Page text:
Significant storage: The Lytro is available in both 8GB and 16GB models, storing 350 and 750 pictures respectively. In addition, our first camera owners will enjoy free storage for the light field pictures they’ve uploaded to Lytro.com.

Seeing in 3D: Coming soon! Captured as a full light field, all pictures taken with the Lytro are inherently 3D. Special light field algorithms, available in 2012, will be applied to the light field pictures to enable viewing on any 3D display and to enable viewers to shift the perspective of the scene.

The Lytro light field camera is accompanied by Lytro’s desktop application, a free software download that easily imports pictures from camera to computer. Currently available for Mac OS X, the desktop application lets people view, interact with, organize and share their light field pictures. Lytro pictures can then be uploaded to Lytro.com to be shared via Facebook, Twitter, blogs, or as links in email messages. Once shared, Lytro’s living pictures allow viewers to live the moment with the photographer and explore a scene like never before. Viewers can continually interact with Lytro pictures – focusing them over and over – expanding the creative possibilities of each and every shot.

Concepts related to the light field and computational photography have been researched in academic circles for more than a century. Light field science was the subject of Lytro CEO and Founder Dr. Ren Ng’s Ph.D. dissertation in computer science at Stanford, which was awarded the internationally-recognized ACM Dissertation Award in 2007 as well as Stanford University’s Arthur Samuel Award for Best Ph.D. Dissertation. Dr. Ng’s research focused on miniaturizing light field technology into the body of a single camera to make it practical for everyday use.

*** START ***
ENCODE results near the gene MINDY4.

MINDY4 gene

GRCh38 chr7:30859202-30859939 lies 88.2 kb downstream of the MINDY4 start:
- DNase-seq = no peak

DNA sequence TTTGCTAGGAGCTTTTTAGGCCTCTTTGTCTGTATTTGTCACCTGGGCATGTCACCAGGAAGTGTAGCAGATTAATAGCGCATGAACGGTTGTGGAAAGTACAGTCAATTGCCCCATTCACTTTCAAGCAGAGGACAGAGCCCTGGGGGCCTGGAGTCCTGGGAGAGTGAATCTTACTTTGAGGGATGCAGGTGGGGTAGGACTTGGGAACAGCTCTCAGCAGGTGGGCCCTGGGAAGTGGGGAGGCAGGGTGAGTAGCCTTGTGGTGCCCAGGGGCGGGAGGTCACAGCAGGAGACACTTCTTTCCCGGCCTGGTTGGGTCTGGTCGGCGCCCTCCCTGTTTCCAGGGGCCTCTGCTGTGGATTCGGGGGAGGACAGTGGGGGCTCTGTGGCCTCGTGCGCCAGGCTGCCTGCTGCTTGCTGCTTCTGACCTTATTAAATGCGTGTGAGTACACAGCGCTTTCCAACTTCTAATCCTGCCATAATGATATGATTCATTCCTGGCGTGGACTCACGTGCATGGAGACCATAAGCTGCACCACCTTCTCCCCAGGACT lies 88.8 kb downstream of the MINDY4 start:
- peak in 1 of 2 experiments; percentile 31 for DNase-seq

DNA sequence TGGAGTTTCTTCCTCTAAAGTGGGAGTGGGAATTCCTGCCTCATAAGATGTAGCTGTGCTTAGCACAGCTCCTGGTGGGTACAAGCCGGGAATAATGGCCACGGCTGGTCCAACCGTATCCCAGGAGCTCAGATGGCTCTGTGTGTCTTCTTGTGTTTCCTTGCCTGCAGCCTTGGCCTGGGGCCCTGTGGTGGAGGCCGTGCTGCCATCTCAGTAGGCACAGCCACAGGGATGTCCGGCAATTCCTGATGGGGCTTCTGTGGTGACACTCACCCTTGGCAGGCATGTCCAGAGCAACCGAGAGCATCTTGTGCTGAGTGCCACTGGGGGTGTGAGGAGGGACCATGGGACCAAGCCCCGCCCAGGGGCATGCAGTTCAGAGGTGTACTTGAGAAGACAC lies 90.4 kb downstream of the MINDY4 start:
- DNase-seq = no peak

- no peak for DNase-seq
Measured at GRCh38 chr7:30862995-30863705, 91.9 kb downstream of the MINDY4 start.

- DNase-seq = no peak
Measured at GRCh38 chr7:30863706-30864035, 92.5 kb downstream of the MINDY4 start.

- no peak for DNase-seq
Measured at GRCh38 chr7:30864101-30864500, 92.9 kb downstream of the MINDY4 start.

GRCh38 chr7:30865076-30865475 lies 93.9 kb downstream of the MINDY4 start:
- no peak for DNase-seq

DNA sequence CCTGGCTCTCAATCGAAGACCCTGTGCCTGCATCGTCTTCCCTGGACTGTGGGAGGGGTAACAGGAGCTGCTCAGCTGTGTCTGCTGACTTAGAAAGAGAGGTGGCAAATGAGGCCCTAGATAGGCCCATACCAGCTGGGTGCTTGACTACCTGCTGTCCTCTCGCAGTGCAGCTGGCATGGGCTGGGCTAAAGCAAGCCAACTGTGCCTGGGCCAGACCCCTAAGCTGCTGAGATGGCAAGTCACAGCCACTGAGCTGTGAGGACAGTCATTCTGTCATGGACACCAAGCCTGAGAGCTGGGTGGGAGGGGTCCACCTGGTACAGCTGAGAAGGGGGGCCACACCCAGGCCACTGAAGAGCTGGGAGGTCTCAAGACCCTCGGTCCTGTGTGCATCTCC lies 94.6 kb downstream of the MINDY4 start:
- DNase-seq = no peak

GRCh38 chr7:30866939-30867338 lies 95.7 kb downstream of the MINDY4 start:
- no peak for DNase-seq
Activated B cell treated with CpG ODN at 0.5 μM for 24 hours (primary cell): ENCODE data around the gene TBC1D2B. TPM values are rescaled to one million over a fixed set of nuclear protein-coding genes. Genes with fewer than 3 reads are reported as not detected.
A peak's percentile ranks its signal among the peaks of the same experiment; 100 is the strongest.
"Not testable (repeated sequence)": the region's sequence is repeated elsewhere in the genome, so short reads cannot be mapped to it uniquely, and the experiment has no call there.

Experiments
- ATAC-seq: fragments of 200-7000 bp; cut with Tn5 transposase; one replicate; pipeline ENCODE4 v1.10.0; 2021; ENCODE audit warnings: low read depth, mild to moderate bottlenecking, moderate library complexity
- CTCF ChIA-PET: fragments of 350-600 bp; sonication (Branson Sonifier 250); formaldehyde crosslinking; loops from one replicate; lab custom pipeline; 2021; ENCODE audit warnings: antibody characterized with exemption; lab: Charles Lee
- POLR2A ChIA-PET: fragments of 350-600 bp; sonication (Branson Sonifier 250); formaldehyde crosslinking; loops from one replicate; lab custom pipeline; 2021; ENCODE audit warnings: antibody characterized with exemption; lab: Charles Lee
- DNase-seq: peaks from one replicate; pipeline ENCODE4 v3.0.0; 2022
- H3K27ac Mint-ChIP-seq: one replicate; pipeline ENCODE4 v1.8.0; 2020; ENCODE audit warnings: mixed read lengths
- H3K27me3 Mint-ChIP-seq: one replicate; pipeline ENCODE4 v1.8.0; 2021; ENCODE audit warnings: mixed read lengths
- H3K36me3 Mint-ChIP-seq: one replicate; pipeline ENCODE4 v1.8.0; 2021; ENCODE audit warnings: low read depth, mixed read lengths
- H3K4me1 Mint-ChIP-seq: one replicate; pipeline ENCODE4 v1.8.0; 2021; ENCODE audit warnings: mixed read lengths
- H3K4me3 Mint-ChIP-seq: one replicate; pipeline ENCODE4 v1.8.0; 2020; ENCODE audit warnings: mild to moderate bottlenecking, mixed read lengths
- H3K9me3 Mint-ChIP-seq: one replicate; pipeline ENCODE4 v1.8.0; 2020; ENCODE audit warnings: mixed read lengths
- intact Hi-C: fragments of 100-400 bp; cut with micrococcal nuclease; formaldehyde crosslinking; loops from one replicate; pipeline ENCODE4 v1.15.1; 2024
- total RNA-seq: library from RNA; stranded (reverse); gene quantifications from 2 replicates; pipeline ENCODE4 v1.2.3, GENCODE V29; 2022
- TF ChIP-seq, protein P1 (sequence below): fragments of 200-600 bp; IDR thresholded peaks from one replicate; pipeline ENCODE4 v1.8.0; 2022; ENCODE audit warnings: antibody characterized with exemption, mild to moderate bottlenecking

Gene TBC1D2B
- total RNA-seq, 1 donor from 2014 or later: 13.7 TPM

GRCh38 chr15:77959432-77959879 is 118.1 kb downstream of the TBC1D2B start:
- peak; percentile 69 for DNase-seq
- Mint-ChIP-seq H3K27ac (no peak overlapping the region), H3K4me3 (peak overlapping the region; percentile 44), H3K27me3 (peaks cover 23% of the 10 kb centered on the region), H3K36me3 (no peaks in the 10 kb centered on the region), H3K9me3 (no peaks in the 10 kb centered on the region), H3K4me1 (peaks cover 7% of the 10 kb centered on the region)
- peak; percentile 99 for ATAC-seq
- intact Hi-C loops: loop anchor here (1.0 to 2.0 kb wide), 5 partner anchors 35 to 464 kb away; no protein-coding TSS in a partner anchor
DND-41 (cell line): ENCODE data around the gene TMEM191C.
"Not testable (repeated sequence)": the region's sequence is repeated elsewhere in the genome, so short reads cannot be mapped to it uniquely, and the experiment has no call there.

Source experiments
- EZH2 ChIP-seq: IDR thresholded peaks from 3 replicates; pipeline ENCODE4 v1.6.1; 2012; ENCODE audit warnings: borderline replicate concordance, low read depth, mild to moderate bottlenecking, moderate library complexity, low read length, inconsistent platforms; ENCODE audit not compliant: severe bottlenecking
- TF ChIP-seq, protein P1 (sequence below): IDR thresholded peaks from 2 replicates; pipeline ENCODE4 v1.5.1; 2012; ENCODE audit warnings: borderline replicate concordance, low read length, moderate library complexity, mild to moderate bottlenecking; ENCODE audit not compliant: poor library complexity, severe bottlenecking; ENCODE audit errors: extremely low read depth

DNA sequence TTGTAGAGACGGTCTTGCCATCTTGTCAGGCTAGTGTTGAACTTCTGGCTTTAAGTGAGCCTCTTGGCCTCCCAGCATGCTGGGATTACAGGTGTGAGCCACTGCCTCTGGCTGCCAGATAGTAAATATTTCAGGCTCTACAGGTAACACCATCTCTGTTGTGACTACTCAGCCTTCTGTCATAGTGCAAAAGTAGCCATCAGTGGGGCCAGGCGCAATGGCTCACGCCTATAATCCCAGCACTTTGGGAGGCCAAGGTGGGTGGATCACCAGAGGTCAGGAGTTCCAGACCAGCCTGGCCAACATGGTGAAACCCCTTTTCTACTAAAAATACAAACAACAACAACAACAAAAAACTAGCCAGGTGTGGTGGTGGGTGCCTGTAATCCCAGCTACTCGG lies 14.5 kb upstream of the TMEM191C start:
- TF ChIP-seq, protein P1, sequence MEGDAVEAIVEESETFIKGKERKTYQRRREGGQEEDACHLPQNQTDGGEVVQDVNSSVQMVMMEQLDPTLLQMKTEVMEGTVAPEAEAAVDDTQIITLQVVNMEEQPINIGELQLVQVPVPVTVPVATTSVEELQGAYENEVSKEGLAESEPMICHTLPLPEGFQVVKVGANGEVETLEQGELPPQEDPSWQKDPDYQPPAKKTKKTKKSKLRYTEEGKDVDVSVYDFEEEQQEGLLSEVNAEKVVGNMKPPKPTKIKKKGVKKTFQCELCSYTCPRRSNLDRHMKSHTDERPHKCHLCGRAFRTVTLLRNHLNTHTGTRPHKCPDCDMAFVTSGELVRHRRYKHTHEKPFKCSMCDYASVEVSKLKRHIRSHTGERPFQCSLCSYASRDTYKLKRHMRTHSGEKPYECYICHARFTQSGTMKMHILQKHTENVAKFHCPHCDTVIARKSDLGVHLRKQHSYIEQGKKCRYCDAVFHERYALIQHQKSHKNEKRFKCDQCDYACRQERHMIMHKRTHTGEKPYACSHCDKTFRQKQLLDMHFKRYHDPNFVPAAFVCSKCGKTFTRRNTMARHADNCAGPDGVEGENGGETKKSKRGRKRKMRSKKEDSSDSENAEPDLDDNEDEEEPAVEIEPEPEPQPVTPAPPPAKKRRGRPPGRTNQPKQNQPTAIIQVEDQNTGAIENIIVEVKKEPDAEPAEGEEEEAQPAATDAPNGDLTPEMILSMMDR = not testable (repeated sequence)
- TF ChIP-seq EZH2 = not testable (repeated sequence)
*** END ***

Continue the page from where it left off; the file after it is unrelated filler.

The digital still camera market is large and growing with $38.3 billion in worldwide revenue in 2010 and expectations to increase to $43.5 billion worldwide by 2015.* Visual storytelling is universal, with 60 billion photos shared on Facebook in 2010, projected to reach 100 billion photos by this summer.

“Light field photography was once only possible with 100 cameras tethered to a supercomputer in a lab,” said Ng. “Today it’s accessible to everyone in a camera that’s small and powerful, but incredibly easy to use. Our goal is to forever change the way people take and experience pictures, and today marks our first major step.”

Pricing & Availability

The Lytro camera is available in two models: 8GB ($399, 350 pictures, in Electric Blue or Graphite) and 16GB ($499, 750 pictures, in Red Hot). It is now available to order at Lytro.com and will ship in early 2012. The Lytro desktop application will be available initially for the Mac operating system; a Windows version will be available in 2012.

For more information on the Lytro camera, please visit http://www.lytro.com/camera. For b-roll and product images, visit http://www.lytro.com/press.

For a demonstration of living pictures, visit the Lytro Picture Gallery: http://www.lytro.com/living-pictures.

About Lytro:

Lytro is transforming the camera into a powerful computational photography platform, forever changing the way everyone takes and experiences pictures. The first Lytro light field camera offers photographic capabilities never before possible, such as focusing a picture after it’s taken, and creates interactive living pictures that can be endlessly refocused and enjoyed by friends and family online. CEO Ren Ng, whose Ph.D. research on light field photography won Stanford University’s prize for best thesis in computer science in 2006 as well as the internationally recognized ACM Dissertation award, founded the company in 2006. For additional information, visit Lytro.com.

* “Digital Still Cameras: Devices, Features, Lenses, Sensors, and Semiconductors,” In-Stat (2011)



Tracker Pixel for Entry

Your Comments

4 Comments | Newest Oldest First | Post a Comment

#1 Barbara

This is so interesting!! Never seen anything like it.

8:28 pm - Thursday, October 20, 2011

#2 Siu Hay

If it is sufficient to print 6x6 or 4x4, then I will be interested. What a shame, they solve the hardest bits, but tell you the picture is only "HD" quality.

4:44 am - Friday, October 21, 2011

#3 Sebastian

It's a world first! Get some perspective!

5:15 am - Friday, October 21, 2011

#4 Rudy

Why is the storage hardwired? It seems silly not to provide an SD slot instead.

3:42 am - Monday, October 24, 2011